HarperCollins recently announced its purchase of the Chinese novel Zu Jie by author Xiao Bai for $60,000, for publication in English for the Western market. The noir thriller will be published in 2015 under the English name French Concession. The purchase is part of a trend, signaling increased interest in Chinese literature among Western publications and readers.

China’s book market is now the world’s largest, publishing 7.7 billion books in 2011, a 7.5 percent increase from 2010. Of those books, 48 sold more than one million copies. Most of those titles were written by Chinese authors for Chinese readers, but Western books translated into Chinese also feature prominently.

LKYOf all the themes of the book (LEE KUAN YEW: THE GRAND MASTER’S INSIGHTS ON CHINA, THE UNITED STATES, AND THE WORLD BY GRAHAM ALLISON, ROBERT BLACKWILL AND ALI WYNE, MIT PRESS), the single most important, of course, is China, and its global equation with the United States. And who better to discuss that than Lee, who has been a mentor to Chinese leaders going back to Deng Xiao Ping, as well as to American presidents going back to Nixon. We can, he cautions us, expect to see China assert itself as the No. 1 power in Asia—and ultimately in the world. The Chinese have calculated that they need perhaps fifty years to build up their capabilities—economic, technological and military—and then make the ultimate transition from communism to the market system. Until then the dictum is, apparently, “Keep your head down, and smile for forty or fifty years”. But after that, perhaps circa 2060, the smile is likely to be switched off. China cannot forget its dominant historical position as the ‘Middle Kingdom’, to which lesser nations offered tribute, Lee explains, and a sense of reawakened destiny now drives them to reclaim that position.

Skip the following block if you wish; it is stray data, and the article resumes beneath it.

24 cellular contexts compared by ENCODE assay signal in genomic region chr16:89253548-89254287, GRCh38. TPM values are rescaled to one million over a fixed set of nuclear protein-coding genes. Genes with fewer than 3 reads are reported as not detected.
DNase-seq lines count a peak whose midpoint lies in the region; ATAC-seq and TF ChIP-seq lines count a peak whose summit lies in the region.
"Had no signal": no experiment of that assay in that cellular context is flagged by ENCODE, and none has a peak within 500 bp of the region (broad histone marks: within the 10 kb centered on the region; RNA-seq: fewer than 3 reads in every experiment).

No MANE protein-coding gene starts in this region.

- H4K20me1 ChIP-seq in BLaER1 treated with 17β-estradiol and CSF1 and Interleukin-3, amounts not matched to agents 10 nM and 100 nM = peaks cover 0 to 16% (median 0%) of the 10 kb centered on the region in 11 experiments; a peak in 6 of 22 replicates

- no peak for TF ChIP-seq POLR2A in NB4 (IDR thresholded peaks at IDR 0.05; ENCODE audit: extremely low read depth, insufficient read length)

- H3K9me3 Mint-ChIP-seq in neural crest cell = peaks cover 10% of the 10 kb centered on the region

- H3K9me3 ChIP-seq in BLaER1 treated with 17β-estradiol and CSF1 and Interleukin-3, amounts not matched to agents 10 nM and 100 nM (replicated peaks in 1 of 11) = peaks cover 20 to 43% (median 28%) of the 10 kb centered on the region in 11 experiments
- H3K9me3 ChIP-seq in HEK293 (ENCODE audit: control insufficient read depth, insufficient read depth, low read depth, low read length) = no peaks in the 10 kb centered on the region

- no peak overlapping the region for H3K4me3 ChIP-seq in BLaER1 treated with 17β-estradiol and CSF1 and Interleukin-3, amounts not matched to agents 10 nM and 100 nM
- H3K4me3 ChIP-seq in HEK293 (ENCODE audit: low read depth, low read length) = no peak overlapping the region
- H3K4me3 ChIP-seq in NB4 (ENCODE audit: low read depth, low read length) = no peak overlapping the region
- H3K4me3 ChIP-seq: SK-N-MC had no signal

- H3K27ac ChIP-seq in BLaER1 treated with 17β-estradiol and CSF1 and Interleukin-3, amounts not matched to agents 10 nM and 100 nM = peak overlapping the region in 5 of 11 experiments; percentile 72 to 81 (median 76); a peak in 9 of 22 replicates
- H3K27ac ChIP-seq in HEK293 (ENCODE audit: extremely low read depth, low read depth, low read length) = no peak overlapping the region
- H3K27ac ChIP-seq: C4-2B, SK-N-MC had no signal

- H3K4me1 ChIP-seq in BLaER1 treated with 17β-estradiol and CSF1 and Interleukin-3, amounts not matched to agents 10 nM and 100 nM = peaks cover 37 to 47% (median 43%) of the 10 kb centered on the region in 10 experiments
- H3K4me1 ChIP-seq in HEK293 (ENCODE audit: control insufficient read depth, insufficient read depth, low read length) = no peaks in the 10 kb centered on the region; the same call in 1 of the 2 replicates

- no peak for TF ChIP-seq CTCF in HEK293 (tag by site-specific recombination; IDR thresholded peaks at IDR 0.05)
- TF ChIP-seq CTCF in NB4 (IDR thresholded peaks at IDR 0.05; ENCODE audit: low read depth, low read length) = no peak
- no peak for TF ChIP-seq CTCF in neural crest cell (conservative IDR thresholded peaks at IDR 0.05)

Mo Yan

Mo Yan: no dissident. Photograph: Ulf Andersen/Getty Images

Mo Yan, China’s first Nobel laureate for literature, has been greeted with some extraordinary hostility in the west. This week Salman Rushdie described him as a “patsy” for the Chinese government. According to the distinguished sinologist Perry Link, “Chinese writers today, whether ‘inside the system’ or not, all must choose how they will relate to their country’s authoritarian government.” And, clearly, Mo Yan has not made the right choice, which is to range himself as an outspoken “dissident” against his country’s authoritarian regime.

But doesn’t the “writer’s imagination” also conflict with the “imagination of the state” in a liberal capitalist democracy? This was broadly the subject that John Updike was asked to speak on at a PEN conference in New York in 1986. Updike delivered – to what Rushdie, also in attendance, described as a “considerably bewildered audience of world writers” – a paean to the blue mailboxes of the US Postal Service, which, he marvelled, took away his writings with miraculous regularity and brought him cheques and prizes in return.

The sensation caused by Mo Yan winning the Nobel Prize in literature is one thing, what it means for Chinese literature and the writer himself is another.

Mo’s win seems to have stimulated Chinese people’s appetite for serious literature. But the enthusiasm is superficial, mostly out of curiosity and some organisations’ pursuit of economic interests, and it will definitely fade.

Compared with the readership for popular magazines and the huge number of people who surf the Internet, the readership for serious literature has been declining over the past few decades, and sales of literature magazines and novels have continued to drop. Little wonder that many Chinese people did not know who Mo Yan was when it was announced he had won the Nobel Prize.